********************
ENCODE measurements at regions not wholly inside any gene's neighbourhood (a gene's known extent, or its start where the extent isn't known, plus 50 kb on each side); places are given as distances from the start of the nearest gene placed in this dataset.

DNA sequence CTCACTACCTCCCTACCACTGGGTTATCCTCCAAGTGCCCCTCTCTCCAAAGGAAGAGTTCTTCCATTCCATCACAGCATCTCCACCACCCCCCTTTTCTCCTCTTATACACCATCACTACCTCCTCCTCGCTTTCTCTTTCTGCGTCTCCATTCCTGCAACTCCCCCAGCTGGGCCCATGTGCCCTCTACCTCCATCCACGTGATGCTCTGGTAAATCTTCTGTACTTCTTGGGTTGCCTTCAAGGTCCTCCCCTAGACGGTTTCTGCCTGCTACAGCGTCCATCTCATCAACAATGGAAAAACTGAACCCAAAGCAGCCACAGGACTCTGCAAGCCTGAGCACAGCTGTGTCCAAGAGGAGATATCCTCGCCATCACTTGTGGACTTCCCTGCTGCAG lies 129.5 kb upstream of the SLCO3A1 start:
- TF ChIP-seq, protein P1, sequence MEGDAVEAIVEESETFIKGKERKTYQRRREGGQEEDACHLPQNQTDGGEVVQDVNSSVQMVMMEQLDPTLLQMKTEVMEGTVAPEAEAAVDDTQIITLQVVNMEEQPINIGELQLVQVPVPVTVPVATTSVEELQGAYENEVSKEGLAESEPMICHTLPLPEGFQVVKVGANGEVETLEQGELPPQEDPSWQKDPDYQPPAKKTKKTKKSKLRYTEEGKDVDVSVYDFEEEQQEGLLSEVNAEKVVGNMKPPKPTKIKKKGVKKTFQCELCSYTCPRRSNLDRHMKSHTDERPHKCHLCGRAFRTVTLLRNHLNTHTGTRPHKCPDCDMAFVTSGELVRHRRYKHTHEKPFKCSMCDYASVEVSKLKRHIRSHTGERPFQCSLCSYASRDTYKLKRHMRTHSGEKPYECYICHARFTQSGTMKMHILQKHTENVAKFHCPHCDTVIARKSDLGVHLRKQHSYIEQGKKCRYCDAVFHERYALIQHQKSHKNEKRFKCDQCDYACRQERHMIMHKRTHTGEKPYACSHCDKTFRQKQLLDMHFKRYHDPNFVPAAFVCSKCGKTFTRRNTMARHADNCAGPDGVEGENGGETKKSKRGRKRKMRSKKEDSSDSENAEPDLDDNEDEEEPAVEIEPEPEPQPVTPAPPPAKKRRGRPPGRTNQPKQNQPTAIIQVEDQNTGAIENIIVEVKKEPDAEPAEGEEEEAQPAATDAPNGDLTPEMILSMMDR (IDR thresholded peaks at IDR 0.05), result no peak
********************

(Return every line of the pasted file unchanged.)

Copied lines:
ENCODE measurements at regions not wholly inside any gene's neighbourhood (a gene's known extent, or its start where the extent isn't known, plus 50 kb on each side); places are given as distances from the start of the nearest gene placed in this dataset.

DNA sequence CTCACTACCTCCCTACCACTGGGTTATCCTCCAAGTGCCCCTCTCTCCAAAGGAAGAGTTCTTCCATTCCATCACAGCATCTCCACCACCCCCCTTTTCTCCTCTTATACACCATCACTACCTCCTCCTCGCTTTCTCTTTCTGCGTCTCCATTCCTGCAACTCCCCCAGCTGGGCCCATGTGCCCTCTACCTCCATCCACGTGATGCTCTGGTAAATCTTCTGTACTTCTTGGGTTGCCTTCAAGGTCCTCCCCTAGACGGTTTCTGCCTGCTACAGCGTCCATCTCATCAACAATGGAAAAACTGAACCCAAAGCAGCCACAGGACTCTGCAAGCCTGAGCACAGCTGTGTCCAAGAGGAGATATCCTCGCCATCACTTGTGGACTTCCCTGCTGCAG lies 129.5 kb upstream of the SLCO3A1 start:
- TF ChIP-seq, protein P1, sequence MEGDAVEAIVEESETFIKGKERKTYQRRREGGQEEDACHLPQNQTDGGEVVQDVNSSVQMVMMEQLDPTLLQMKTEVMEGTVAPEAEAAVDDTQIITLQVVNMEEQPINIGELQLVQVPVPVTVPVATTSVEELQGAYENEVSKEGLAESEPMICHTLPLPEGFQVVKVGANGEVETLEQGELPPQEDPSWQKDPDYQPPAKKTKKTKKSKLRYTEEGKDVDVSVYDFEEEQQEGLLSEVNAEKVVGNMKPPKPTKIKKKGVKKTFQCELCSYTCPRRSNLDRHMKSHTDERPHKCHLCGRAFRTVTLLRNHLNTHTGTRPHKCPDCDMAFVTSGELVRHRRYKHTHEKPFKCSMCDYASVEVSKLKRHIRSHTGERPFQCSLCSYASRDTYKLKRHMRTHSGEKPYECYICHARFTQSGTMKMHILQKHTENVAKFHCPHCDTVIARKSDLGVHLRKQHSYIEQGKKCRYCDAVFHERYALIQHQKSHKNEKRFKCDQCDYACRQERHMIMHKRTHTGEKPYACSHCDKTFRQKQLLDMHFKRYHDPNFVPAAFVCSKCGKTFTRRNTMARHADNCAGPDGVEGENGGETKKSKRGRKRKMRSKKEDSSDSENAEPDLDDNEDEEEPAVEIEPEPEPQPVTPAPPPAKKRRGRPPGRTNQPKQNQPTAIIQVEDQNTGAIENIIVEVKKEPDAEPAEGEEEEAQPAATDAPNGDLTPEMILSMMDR (IDR thresholded peaks at IDR 0.05), result no peak